From the beginning, I mean the very beginning when Will was first diagnosed and I knew he was going to die, I wanted… needed… to believe that the whole light at the end of the tunnel thing was real. I fixated on the hope that someday there would be happiness again. I put all my trust in that one idea and amazingly it seems to have carried me through to the place I am now. But it is not that way for everyone I am coming to learn. Rob reminds me from time to time something to the effect that widowhood does not create saints out of sow’s ears. If you were not an optimistic person before being widowed, you are very unlikely to become one, and the same holds true for being kind and compassionate.
I read a column by Leonard Pitts Jr. of the Miami Herald today. It was about the Virginia Tech murders, but the central question of his piece was “Can you fix meanness?” And he was talking about the soul. Some people just seem to have this meanness at their core and nothing touches it. It’s there and it shows through no matter what they do or their circumstances in life. Nothing changes that core personality.
It’s hard not to go through the widow journey without hitting patches of anger and resentment and wanting to lash out whenever an opportunity presents itself. I have been there myself. It wasn’t fun though. I felt just as awful when I was in that mode as I had before I entered or even after I exited. There was no release from the anger, and it was wrong to purposefully bring negativity to a place, like the YWBB, where people were doing their best to rise above pain and hurt.
I left the board today*. It was time. And it may seem cowardly or defeatist to walk away from trying to help those who are truly in need of solace or advice and reassurance from someone who understands, but there is an underlying negativity about the place, that actually may have always been there and I didn’t notice, and a meanness in the loudest voices that can’t be overcome by just one person. There are dead and dying souls there. People who will never be whole, maybe because they never were.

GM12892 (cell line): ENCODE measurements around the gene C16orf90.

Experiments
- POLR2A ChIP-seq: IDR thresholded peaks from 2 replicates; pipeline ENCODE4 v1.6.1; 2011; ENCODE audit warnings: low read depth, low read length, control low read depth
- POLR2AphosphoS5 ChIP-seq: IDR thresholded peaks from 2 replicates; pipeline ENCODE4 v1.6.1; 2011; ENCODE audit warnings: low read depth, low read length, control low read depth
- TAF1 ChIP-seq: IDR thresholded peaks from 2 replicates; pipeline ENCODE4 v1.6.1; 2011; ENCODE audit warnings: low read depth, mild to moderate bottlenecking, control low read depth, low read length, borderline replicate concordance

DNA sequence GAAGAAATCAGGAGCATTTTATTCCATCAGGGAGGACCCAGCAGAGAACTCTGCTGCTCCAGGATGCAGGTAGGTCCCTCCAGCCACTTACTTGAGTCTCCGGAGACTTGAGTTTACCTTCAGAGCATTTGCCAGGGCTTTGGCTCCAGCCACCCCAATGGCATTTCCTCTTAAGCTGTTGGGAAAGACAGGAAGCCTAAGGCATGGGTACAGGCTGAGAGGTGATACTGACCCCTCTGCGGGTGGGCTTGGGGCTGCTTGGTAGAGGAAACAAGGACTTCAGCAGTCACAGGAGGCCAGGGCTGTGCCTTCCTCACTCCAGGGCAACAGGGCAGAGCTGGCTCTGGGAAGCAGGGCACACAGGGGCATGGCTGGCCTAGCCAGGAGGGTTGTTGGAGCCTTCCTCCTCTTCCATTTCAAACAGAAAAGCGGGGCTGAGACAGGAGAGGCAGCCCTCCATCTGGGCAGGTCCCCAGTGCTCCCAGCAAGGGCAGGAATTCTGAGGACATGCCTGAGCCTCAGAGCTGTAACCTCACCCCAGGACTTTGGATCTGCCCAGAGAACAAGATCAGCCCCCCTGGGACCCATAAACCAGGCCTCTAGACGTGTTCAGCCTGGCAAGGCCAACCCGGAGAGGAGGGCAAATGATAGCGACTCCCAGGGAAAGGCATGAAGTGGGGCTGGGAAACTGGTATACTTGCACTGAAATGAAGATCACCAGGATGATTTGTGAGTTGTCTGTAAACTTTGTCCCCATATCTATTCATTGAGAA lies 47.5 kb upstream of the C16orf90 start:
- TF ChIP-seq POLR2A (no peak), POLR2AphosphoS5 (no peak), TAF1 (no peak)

Mr. Pitts posed an interesting question in his column “How can you fix a deadness of the soul?”. I wonder about that too. His reply was that there are days that you can find the answers and fix the problems and then there are those times when the answer is that you must simply accept what is. The living dead wander among us. There is negativity and meanness in the world that cannot be overcome by simply handing out hope and understanding. There are no answers, just more questions.
It reminds me a bit of the musical by Steven Sondheim, Into the Woods. There is a scene in the second act where the Baker leaves the others to the mercy of the Giant who has invaded their land because he is overcome with grief over the death of his wife and the belief that his baby son would be better off without him. The Baker encounters the spirit of his recently deceased father who reminds him that running away is not the answer to any problem he sings,
Running away, go to it.
Where do you have in mind?
Have to take care.
Unless there’s a where
you’ll only be traveling blind.
Just more questions.
There is meanness in the world. I don’t have to be a part of it. I have a where. Canada. A new life with Rob. And, there are different questions to be asked and answered more in tune with the forward momentum of my life now.
I am sure I sounded self-righteous and judgmental in my last two posts today. It was hard to keep a neutral tone, though I did try. There are many people there who are wonderful and thoughtful and positive. They are the majority actually, but like many majorities they are largely silent when meanness rears its head. They are cowed by its shrillness and reduced to its ugly tactics and means when they object.
I don’t have answers. I only know what is best for me. To move forward. To acknowledge the sadness when those moments arise and refuse to step back into the darkness.